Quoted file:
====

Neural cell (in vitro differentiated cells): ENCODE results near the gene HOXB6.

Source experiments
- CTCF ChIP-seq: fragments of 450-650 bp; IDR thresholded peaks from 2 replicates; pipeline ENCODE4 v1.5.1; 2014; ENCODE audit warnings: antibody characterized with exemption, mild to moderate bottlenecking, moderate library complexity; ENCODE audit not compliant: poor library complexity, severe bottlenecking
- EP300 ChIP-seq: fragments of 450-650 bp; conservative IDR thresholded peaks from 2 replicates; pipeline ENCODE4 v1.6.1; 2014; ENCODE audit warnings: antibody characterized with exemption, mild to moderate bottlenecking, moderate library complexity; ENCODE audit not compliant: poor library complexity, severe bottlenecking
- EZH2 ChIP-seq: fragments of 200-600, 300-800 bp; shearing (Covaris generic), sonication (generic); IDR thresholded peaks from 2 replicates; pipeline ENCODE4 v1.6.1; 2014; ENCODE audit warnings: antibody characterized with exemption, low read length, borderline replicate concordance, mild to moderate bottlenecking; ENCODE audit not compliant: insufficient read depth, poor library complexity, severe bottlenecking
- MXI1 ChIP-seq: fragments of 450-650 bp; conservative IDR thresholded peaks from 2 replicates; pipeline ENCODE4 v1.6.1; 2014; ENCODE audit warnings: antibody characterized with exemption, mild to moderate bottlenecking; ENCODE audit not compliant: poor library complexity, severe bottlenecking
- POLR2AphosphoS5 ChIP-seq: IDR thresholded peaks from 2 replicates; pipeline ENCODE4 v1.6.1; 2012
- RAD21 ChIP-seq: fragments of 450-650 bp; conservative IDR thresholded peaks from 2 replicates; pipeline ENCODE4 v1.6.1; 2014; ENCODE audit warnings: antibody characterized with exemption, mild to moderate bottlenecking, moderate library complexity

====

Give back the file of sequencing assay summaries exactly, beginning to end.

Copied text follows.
Neural cell (in vitro differentiated cells): ENCODE results near the gene HOXB6.

Source experiments
- CTCF ChIP-seq: fragments of 450-650 bp; IDR thresholded peaks from 2 replicates; pipeline ENCODE4 v1.5.1; 2014; ENCODE audit warnings: antibody characterized with exemption, mild to moderate bottlenecking, moderate library complexity; ENCODE audit not compliant: poor library complexity, severe bottlenecking
- EP300 ChIP-seq: fragments of 450-650 bp; conservative IDR thresholded peaks from 2 replicates; pipeline ENCODE4 v1.6.1; 2014; ENCODE audit warnings: antibody characterized with exemption, mild to moderate bottlenecking, moderate library complexity; ENCODE audit not compliant: poor library complexity, severe bottlenecking
- EZH2 ChIP-seq: fragments of 200-600, 300-800 bp; shearing (Covaris generic), sonication (generic); IDR thresholded peaks from 2 replicates; pipeline ENCODE4 v1.6.1; 2014; ENCODE audit warnings: antibody characterized with exemption, low read length, borderline replicate concordance, mild to moderate bottlenecking; ENCODE audit not compliant: insufficient read depth, poor library complexity, severe bottlenecking
- MXI1 ChIP-seq: fragments of 450-650 bp; conservative IDR thresholded peaks from 2 replicates; pipeline ENCODE4 v1.6.1; 2014; ENCODE audit warnings: antibody characterized with exemption, mild to moderate bottlenecking; ENCODE audit not compliant: poor library complexity, severe bottlenecking
- POLR2AphosphoS5 ChIP-seq: IDR thresholded peaks from 2 replicates; pipeline ENCODE4 v1.6.1; 2012
- RAD21 ChIP-seq: fragments of 450-650 bp; conservative IDR thresholded peaks from 2 replicates; pipeline ENCODE4 v1.6.1; 2014; ENCODE audit warnings: antibody characterized with exemption, mild to moderate bottlenecking, moderate library complexity